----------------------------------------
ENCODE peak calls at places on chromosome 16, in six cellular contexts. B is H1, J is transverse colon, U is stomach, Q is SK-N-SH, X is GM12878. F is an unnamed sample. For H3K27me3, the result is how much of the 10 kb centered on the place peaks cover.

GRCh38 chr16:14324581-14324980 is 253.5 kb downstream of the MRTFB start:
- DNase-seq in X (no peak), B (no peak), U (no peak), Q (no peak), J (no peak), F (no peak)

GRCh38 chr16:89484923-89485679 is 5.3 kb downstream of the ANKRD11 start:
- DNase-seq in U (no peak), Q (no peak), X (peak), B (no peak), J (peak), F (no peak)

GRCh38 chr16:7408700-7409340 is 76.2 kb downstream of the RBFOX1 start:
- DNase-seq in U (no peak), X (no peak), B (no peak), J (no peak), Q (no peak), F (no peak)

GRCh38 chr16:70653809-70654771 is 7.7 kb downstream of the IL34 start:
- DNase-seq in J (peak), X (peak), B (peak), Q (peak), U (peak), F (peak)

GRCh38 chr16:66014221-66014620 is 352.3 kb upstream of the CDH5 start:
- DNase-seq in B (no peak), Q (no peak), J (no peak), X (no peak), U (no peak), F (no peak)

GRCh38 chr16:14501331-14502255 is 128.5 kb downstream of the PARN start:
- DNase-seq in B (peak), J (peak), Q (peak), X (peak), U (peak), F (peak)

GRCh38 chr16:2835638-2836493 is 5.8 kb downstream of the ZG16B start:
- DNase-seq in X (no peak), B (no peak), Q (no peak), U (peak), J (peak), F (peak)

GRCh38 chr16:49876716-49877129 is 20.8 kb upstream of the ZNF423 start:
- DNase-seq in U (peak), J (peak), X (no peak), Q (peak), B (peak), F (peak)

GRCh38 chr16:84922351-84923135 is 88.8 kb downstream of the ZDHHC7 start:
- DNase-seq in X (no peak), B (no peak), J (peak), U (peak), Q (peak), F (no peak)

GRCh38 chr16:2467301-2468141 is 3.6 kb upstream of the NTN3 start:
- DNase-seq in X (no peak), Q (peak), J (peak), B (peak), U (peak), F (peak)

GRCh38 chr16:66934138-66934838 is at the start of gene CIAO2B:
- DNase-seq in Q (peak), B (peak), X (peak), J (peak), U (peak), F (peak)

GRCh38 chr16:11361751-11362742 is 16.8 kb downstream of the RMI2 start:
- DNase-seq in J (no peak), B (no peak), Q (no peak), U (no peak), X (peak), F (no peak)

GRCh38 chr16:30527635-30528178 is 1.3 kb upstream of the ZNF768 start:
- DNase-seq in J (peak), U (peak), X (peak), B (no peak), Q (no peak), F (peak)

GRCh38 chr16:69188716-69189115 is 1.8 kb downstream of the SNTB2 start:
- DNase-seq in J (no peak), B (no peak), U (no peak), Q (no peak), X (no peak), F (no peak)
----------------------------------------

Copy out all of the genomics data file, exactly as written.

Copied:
ENCODE peak calls at places on chromosome 16, in six cellular contexts. B is H1, J is transverse colon, U is stomach, Q is SK-N-SH, X is GM12878. F is an unnamed sample. For H3K27me3, the result is how much of the 10 kb centered on the place peaks cover.

GRCh38 chr16:14324581-14324980 is 253.5 kb downstream of the MRTFB start:
- DNase-seq in X (no peak), B (no peak), U (no peak), Q (no peak), J (no peak), F (no peak)

GRCh38 chr16:89484923-89485679 is 5.3 kb downstream of the ANKRD11 start:
- DNase-seq in U (no peak), Q (no peak), X (peak), B (no peak), J (peak), F (no peak)

GRCh38 chr16:7408700-7409340 is 76.2 kb downstream of the RBFOX1 start:
- DNase-seq in U (no peak), X (no peak), B (no peak), J (no peak), Q (no peak), F (no peak)

GRCh38 chr16:70653809-70654771 is 7.7 kb downstream of the IL34 start:
- DNase-seq in J (peak), X (peak), B (peak), Q (peak), U (peak), F (peak)

GRCh38 chr16:66014221-66014620 is 352.3 kb upstream of the CDH5 start:
- DNase-seq in B (no peak), Q (no peak), J (no peak), X (no peak), U (no peak), F (no peak)

GRCh38 chr16:14501331-14502255 is 128.5 kb downstream of the PARN start:
- DNase-seq in B (peak), J (peak), Q (peak), X (peak), U (peak), F (peak)

GRCh38 chr16:2835638-2836493 is 5.8 kb downstream of the ZG16B start:
- DNase-seq in X (no peak), B (no peak), Q (no peak), U (peak), J (peak), F (peak)

GRCh38 chr16:49876716-49877129 is 20.8 kb upstream of the ZNF423 start:
- DNase-seq in U (peak), J (peak), X (no peak), Q (peak), B (peak), F (peak)

GRCh38 chr16:84922351-84923135 is 88.8 kb downstream of the ZDHHC7 start:
- DNase-seq in X (no peak), B (no peak), J (peak), U (peak), Q (peak), F (no peak)

GRCh38 chr16:2467301-2468141 is 3.6 kb upstream of the NTN3 start:
- DNase-seq in X (no peak), Q (peak), J (peak), B (peak), U (peak), F (peak)

GRCh38 chr16:66934138-66934838 is at the start of gene CIAO2B:
- DNase-seq in Q (peak), B (peak), X (peak), J (peak), U (peak), F (peak)

GRCh38 chr16:11361751-11362742 is 16.8 kb downstream of the RMI2 start:
- DNase-seq in J (no peak), B (no peak), Q (no peak), U (no peak), X (peak), F (no peak)

GRCh38 chr16:30527635-30528178 is 1.3 kb upstream of the ZNF768 start:
- DNase-seq in J (peak), U (peak), X (peak), B (no peak), Q (no peak), F (peak)

GRCh38 chr16:69188716-69189115 is 1.8 kb downstream of the SNTB2 start:
- DNase-seq in J (no peak), B (no peak), U (no peak), Q (no peak), X (no peak), F (no peak)